Landscape Fire Safety—Plan For Next Year

Landscape Fire Safety—Plan For Next Year

With this summer's fire season coming to a close, you might be tempted to breathe a sigh of relief. But this isn't time to sit back and relax — it's time to prepare for the next fire season.

In the urban-rural interface areas of Jackson and Josephine counties, preparing for fire danger is constant. Now is the time to analyze your yard and make sure you have defensible space around your home.

The concept of defensible space means doing everything you can to make sure your yard and land does not provide fuel for a wildfire. Thirty feet around your house is minimum, one hundred feet is better.

"There is this common assumption" says Brian Ballou, wildland/urban interface specialist for the Oregon Department of Forestry in Medford, "that they have to remove a lot of trees. Actually a lot of trees, especially older trees, are beneficial. Tree bark is really resistant to burning. The focus should be on the ground level and the ladder fuels which can feed a fire."

To start a fire, you need kindling. The same is true with a wildfire, and it is the kindling you have to eliminate. You want to keep the ground beneath your trees free of tall grasses and brush that will allow the fire to climb into the tree limbs.

The current emphasis on low-maintenance landscaping plants that need minimum water is actually not good for fire resistance. Plants that need little water tend to be dryer plants that burn easily.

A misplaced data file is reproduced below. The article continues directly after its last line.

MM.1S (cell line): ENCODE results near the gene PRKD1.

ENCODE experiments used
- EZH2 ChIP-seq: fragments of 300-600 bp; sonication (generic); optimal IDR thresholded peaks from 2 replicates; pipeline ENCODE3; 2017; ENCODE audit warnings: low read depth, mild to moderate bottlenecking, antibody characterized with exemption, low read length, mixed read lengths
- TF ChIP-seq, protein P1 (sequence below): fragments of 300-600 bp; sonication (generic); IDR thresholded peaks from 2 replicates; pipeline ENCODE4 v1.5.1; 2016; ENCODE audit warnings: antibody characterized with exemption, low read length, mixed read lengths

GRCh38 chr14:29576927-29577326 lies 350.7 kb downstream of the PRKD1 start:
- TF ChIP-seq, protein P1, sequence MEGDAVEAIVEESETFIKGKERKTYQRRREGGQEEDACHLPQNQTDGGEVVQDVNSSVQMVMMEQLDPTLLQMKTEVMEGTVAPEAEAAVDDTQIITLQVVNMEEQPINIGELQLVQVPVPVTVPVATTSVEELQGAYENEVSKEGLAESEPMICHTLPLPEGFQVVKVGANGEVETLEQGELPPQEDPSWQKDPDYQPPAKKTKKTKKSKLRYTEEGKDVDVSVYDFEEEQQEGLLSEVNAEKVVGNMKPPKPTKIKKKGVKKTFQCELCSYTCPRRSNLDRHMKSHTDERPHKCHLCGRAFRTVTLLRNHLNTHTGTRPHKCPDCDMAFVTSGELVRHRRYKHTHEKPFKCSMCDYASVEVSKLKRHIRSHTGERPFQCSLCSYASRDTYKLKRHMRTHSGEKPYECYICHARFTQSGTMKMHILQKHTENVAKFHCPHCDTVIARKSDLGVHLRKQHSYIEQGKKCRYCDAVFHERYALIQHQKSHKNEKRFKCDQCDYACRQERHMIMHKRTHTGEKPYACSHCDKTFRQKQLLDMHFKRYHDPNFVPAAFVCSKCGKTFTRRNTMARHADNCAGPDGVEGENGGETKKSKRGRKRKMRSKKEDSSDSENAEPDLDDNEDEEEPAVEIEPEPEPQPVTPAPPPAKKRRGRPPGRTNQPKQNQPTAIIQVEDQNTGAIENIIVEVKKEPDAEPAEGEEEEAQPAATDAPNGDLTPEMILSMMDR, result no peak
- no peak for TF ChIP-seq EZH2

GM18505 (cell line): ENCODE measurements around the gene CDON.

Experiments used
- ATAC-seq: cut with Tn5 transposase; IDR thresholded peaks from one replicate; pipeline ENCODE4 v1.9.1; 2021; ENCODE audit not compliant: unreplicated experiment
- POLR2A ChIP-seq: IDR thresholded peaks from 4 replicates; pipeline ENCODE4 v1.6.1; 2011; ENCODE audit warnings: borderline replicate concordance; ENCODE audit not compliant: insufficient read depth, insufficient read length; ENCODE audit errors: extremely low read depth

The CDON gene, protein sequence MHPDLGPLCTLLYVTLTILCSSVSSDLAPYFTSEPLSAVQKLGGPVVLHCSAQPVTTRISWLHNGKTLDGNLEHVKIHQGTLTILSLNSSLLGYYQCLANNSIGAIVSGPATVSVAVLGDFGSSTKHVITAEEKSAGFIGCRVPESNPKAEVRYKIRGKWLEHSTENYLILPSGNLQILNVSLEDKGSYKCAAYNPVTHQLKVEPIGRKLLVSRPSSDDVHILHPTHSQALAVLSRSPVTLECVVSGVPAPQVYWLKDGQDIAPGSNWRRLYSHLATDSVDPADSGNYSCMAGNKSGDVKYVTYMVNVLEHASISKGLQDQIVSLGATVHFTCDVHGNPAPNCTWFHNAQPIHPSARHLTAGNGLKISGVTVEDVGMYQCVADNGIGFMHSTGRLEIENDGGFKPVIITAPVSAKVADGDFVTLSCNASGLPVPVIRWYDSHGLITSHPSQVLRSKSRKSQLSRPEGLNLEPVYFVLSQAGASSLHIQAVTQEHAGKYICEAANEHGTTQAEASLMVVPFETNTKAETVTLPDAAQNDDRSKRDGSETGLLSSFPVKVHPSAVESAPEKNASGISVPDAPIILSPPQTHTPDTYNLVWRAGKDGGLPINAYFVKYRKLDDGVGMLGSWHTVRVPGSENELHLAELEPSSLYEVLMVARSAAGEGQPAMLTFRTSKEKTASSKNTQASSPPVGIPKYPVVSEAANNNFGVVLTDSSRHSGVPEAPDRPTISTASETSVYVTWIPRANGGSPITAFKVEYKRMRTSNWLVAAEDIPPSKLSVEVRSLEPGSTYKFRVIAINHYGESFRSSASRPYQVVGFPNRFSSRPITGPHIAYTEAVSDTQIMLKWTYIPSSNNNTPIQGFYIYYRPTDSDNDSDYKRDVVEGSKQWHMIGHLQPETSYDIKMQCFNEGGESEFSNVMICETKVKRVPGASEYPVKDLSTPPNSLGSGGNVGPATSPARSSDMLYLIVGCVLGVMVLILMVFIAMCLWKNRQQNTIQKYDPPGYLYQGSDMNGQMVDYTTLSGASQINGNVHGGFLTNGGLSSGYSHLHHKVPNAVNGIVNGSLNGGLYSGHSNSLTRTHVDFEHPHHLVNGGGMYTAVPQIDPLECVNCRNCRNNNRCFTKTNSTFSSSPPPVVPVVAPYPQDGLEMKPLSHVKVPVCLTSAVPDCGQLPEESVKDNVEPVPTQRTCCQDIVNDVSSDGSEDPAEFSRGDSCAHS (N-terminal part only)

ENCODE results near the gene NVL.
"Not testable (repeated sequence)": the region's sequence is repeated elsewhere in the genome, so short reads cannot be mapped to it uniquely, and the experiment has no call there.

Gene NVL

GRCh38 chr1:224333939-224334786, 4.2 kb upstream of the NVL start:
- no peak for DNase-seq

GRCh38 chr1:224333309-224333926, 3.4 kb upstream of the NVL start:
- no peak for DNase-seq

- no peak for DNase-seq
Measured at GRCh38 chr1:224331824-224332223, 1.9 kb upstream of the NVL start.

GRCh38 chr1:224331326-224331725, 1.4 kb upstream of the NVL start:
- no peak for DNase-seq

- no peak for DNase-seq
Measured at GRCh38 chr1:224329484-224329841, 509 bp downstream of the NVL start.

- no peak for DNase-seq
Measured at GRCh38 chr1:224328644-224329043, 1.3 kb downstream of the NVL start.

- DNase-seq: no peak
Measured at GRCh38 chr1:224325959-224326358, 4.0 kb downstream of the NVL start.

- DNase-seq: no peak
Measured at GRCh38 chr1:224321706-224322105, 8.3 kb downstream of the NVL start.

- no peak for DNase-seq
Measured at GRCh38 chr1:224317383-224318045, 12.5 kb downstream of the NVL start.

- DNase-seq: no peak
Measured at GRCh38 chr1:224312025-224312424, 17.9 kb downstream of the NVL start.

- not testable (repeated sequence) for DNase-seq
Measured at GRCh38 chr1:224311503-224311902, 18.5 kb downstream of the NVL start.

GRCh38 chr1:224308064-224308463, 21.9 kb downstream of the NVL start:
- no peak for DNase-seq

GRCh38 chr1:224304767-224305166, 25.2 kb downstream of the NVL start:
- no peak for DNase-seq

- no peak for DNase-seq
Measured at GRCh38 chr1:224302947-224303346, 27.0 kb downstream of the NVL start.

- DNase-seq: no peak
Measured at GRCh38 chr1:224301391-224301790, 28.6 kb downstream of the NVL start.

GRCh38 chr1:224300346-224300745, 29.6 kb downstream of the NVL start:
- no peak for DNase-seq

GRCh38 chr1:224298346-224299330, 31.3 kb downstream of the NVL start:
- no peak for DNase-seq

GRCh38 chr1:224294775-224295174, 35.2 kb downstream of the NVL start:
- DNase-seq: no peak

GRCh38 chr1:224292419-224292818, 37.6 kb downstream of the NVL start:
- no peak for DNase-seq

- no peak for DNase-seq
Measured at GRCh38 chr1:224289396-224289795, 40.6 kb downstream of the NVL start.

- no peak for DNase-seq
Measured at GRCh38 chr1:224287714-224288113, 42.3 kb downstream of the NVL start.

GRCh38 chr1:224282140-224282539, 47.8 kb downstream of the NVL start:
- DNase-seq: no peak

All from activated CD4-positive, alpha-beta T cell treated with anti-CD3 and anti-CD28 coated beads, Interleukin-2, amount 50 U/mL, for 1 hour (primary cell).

"Juniper and low growing cypress, which are used often for foundation planting, are particularly vulnerable to fire," Ballou says. "Their needles are highly resinous. If they are older plants with dead and dry areas inside them, they can flash into a very intense fire."

Native plants like ceanothus, madrone and manzanita are drought-tolerant, but burn intensely, says Gary Shade of Southern Oregon Fuels Reduction Assessment in Jacksonville. "Plants that need a lot of watering have a high water content and can actually deter a fire," he says. "It's a trade-off."

"Make sure you have fire truck access on your property," he says. "Trees and shrubs along your driveway need to be trimmed back and up, so you have a drive 12 feet wide with a 12-foot high clearance."

Now is also the time to prune out dead branches, particularly in hardwood trees, and to trim the lower branches 6 to 10 feet up, depending on what is under the tree.

One mistake many people make, is locating their wood pile up against the house. A separate woodshed that can be closed up in summer is much safer. Another problem is storing flammable items under decks and porches. These areas should be clear of anything that can burn, including plastic lawn furniture, and the undersides sealed off with wire mesh or siding which will discourage the spread of fire.

Putting mesh screen behind attic vents also makes it difficult for flying embers to enter and start a fire. Keeping any bushes planted under windows trimmed low to prevent the windows from "blowing in" from the heat and spreading fire into your house.

"You want to keep the fire on the ground," Shade emphasizes, "so maintenance and cleanliness of your yard is essential."

Autumn's cooler weather makes it the perfect time to get a jump start on these jobs. When our next fire season is declared, you'll already be breathing easier.

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